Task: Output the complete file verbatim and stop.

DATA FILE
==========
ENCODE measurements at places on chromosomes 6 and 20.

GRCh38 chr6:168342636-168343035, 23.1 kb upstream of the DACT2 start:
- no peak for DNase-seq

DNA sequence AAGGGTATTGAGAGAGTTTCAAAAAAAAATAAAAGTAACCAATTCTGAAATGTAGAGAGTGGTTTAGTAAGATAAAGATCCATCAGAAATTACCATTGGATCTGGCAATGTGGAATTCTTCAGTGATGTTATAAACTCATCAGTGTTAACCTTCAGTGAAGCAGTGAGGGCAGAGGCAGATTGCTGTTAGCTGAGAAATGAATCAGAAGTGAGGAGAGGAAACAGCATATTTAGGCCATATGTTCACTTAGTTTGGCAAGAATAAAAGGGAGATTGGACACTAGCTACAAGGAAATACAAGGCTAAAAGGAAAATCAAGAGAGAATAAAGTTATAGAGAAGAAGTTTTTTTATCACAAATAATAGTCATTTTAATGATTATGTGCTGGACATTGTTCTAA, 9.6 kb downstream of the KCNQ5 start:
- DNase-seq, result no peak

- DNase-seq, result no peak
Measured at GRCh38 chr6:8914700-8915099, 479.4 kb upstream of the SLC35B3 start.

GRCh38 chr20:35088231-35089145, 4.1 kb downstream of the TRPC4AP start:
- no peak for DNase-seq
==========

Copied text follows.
ENCODE measurements at places on chromosomes 6 and 20.

GRCh38 chr6:168342636-168343035, 23.1 kb upstream of the DACT2 start:
- no peak for DNase-seq

DNA sequence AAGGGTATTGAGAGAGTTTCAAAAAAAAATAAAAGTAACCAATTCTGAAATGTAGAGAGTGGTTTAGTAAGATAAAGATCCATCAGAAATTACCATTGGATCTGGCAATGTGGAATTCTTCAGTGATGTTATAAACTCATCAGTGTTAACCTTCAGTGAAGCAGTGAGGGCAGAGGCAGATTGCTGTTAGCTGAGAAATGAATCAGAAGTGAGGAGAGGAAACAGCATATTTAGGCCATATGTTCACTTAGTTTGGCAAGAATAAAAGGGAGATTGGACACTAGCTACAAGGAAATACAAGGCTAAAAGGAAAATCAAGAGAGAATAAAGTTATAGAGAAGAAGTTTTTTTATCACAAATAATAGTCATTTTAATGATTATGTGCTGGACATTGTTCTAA, 9.6 kb downstream of the KCNQ5 start:
- DNase-seq, result no peak

- DNase-seq, result no peak
Measured at GRCh38 chr6:8914700-8915099, 479.4 kb upstream of the SLC35B3 start.

GRCh38 chr20:35088231-35089145, 4.1 kb downstream of the TRPC4AP start:
- no peak for DNase-seq